TOKYO–an anonymous source from TNK, the studio responsible for the animated high school drama School Days, revealed to believewhatyouhear.org that the replacing of the final episode with nature scenery was ordered by top TNK officials, rather than by the television stations as publicly reported, in order to prevent the true ending of the series from being shown.
“The public has been lead to believe that it was because of the girl axing her father,” the source, an animator, said by telephone. “Now, just to get it straight, we had nothing to do with the axing. That was a lucky accident. But the truth is, after seeing how fans have reacted to the show so far, we knew we couldn’t show the ending. Because…” Sounds of struggle followed, and then strangulation noises.
Numerous Internet fansites (“blogs”) have speculated that the anime series, based on a erotic computer game famous for its violent, unhappy endings and its caddish, promiscuous protagonist, Makoto Ito, was actually going to receive a happy ending. Calls for the violent demise of Makoto are nearly universal across the “blogosphere,” and one fan, “k0n4t4FTW” wrote vehemently on a blog, “MAKOTO THAT BITCH MUST DIE and they if he don’t Im gonna FLY TO JAPAN for some SAWIN TIME! STABBY FTW!” Others indicate his opinion is representative of that of many fans, to the point of protest in Yokohama this evening.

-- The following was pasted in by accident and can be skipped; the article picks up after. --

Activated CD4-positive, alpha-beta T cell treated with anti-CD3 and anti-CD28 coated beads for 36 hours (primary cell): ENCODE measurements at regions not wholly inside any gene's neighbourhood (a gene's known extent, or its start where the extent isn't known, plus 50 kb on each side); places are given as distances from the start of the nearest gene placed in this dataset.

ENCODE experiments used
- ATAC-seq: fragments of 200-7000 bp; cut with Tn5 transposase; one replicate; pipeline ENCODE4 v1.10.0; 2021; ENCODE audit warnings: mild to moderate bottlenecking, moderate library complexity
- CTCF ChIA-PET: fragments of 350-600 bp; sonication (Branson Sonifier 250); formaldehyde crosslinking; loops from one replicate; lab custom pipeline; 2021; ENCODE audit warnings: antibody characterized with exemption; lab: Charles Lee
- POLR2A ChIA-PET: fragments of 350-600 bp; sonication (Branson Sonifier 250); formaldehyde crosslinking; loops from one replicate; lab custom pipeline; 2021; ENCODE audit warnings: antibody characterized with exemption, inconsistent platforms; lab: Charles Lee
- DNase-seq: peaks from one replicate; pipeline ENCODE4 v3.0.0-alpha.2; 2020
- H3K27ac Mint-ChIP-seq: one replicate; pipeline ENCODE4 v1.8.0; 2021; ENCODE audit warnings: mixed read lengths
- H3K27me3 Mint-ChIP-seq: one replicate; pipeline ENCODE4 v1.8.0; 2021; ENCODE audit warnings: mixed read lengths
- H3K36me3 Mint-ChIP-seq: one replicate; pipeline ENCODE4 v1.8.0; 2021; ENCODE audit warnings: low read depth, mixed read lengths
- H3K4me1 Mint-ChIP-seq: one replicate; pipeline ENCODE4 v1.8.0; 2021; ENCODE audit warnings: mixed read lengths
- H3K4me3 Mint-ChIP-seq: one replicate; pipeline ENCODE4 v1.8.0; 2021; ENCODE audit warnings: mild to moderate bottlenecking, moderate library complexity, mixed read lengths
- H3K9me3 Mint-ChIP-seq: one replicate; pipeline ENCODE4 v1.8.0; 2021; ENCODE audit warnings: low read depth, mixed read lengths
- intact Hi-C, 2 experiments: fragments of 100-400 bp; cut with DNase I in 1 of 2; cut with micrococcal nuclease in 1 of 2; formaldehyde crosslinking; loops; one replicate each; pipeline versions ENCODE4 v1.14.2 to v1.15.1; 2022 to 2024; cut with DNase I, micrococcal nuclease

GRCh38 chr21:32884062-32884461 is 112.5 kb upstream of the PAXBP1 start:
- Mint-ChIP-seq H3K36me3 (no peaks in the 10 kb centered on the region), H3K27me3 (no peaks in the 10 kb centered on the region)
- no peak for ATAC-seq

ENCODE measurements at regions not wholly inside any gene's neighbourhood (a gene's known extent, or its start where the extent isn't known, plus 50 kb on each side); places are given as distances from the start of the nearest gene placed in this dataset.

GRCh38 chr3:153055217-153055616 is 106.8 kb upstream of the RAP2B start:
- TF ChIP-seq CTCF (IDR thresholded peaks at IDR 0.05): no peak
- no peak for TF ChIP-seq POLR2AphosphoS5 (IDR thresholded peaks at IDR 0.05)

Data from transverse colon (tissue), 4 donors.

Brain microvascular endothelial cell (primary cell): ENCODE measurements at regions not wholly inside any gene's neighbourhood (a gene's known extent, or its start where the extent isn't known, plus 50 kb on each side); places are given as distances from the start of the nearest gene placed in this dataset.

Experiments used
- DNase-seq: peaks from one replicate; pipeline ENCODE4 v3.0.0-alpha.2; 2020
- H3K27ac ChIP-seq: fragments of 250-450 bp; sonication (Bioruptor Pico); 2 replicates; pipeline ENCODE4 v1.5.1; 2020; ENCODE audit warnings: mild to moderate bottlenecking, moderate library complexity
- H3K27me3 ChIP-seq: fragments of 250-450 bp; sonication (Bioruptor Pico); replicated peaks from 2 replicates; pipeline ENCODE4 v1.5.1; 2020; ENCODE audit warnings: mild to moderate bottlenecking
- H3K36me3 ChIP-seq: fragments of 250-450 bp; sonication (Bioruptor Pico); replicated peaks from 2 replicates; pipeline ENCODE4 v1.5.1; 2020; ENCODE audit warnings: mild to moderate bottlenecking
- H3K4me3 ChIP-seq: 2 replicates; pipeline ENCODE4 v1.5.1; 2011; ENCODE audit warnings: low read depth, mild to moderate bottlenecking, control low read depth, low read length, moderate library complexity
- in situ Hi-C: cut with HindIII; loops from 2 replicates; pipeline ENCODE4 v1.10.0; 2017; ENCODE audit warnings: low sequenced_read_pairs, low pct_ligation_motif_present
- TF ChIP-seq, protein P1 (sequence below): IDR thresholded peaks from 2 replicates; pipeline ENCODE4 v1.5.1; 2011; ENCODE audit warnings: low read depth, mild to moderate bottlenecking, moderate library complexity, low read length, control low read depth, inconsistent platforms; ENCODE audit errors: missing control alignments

Shortly after the conclusion of the phone call with the animator, believewhatyouhear.org offices received an anonymous package, which contained a CD-ROM. The CD-ROM’s contents consisted of graphic files with filenames beginning with “e12_cel_finals” and they depict a smiling Makoto, arms around the shoulders of the two female leads, Kotonoha and Sekai. No further commentary or explanation was given on the CD-ROM or in the package, and the larger context of these files is unclear.
Further investigation into the “Nice Boat” that was shown in place of the final episode revealed that it is the yacht of the director of School Days, Keitaro Motonaga, and that the nature footage was taken during a TNK corporate retreat in 2005.
Neither Mr. Motonaga or any other official representative of TNK could be reached for further comment.
Raymond Hu also contributed to this story.